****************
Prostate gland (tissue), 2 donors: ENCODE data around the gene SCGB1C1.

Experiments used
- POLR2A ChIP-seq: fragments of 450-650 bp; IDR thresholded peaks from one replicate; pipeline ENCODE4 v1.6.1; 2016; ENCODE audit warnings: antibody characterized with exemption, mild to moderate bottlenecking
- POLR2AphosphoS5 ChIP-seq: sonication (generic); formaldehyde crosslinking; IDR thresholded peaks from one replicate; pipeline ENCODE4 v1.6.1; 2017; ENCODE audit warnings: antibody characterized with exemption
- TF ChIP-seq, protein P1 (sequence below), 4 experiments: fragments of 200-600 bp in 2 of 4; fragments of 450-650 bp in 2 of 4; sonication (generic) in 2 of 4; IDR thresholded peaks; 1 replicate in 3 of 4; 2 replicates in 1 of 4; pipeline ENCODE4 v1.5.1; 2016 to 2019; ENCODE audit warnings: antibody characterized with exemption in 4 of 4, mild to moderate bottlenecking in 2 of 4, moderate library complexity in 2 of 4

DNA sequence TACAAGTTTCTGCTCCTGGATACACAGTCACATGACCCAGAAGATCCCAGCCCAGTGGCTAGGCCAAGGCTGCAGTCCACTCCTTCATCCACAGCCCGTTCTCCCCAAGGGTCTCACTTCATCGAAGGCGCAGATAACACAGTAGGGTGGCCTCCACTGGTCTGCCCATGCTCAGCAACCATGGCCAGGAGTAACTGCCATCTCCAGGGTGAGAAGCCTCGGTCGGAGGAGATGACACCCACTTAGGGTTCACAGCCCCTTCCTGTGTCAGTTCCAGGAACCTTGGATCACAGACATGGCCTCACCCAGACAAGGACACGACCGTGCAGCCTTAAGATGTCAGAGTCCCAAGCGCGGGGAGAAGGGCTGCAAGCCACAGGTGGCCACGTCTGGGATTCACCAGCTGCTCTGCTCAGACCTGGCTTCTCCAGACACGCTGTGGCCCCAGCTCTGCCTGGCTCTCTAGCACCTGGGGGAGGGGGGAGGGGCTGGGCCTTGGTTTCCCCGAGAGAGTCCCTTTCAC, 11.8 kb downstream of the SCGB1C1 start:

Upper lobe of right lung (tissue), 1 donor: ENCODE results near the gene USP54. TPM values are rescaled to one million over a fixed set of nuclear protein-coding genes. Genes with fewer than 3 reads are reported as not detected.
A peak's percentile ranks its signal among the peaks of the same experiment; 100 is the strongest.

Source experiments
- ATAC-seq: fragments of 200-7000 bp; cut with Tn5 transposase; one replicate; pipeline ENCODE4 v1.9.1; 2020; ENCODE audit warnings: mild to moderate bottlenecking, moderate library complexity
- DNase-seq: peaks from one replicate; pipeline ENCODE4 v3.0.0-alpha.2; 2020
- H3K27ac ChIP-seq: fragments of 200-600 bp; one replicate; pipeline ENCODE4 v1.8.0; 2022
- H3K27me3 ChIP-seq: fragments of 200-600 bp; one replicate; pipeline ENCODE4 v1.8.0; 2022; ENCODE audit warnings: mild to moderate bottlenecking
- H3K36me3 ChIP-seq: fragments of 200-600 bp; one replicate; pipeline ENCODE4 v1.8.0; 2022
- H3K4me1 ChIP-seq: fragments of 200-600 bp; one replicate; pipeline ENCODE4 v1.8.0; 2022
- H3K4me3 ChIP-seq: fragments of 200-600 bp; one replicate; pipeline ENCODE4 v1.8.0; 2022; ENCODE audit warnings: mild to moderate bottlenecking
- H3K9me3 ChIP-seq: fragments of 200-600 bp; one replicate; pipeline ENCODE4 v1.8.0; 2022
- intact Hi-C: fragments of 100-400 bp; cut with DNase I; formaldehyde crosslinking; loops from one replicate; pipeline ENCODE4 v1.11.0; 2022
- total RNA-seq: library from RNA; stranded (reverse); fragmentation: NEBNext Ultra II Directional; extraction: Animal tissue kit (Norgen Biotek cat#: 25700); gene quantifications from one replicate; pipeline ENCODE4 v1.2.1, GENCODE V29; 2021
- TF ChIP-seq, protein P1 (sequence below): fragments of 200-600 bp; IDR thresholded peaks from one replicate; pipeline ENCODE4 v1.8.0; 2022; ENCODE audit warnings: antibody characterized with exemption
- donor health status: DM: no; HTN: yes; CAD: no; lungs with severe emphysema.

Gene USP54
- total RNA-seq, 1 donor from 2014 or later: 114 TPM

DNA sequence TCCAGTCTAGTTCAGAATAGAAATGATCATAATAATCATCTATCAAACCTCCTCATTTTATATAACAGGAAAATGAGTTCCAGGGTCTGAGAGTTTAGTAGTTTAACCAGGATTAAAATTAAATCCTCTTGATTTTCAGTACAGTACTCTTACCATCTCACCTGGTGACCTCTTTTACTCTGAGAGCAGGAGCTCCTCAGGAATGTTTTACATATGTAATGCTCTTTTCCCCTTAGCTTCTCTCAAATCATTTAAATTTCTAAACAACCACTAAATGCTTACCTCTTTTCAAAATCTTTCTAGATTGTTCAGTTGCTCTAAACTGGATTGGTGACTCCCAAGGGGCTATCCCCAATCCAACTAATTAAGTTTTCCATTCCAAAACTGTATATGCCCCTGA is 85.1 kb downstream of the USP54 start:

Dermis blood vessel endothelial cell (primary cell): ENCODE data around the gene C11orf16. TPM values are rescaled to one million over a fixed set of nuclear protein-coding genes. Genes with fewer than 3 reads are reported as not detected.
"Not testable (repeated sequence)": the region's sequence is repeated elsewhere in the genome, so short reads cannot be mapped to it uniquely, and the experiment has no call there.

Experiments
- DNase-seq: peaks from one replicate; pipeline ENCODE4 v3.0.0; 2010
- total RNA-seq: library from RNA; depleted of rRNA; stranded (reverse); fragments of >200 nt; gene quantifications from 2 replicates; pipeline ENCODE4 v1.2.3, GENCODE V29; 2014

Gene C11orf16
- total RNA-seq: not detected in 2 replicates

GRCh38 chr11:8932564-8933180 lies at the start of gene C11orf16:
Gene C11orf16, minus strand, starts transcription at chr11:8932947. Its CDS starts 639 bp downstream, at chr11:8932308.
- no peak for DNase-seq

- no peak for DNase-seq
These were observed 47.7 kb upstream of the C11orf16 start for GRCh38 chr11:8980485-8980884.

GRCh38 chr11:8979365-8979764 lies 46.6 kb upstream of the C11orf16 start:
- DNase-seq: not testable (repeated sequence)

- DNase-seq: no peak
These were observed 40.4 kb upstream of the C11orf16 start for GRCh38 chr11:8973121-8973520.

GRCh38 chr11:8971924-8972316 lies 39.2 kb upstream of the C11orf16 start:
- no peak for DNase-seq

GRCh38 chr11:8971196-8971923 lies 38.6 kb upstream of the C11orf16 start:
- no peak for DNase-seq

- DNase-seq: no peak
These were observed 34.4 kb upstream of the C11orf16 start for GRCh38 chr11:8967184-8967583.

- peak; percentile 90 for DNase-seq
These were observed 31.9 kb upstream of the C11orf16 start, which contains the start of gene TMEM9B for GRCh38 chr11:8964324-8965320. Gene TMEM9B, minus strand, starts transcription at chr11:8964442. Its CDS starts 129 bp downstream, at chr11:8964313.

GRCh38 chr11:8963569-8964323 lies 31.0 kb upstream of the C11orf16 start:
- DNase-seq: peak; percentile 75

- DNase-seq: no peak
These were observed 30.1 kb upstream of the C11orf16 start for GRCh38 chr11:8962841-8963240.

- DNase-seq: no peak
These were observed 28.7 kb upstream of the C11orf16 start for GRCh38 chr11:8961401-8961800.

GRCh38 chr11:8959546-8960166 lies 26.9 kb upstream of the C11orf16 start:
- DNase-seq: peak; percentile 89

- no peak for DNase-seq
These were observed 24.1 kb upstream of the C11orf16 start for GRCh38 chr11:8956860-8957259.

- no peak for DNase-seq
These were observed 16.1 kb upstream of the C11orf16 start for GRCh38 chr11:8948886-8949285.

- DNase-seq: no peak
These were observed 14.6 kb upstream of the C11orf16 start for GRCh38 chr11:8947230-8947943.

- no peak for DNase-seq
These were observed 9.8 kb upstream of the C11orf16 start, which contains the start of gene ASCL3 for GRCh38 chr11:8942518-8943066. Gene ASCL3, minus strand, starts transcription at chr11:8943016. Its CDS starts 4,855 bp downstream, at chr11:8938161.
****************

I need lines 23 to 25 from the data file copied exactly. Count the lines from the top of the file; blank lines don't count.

- total RNA-seq, 1 donor from 2014 or later: 114 TPM

DNA sequence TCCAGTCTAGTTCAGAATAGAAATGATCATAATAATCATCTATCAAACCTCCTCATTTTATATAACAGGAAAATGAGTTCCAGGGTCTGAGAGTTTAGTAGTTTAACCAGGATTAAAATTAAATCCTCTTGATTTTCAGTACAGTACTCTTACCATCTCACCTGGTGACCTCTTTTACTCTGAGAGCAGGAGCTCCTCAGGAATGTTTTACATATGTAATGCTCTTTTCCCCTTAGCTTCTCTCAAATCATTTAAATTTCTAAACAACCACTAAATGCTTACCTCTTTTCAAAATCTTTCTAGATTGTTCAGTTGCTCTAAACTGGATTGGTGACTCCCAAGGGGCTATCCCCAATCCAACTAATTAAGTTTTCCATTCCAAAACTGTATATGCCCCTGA is 85.1 kb downstream of the USP54 start:

Dermis blood vessel endothelial cell (primary cell): ENCODE data around the gene C11orf16. TPM values are rescaled to one million over a fixed set of nuclear protein-coding genes. Genes with fewer than 3 reads are reported as not detected.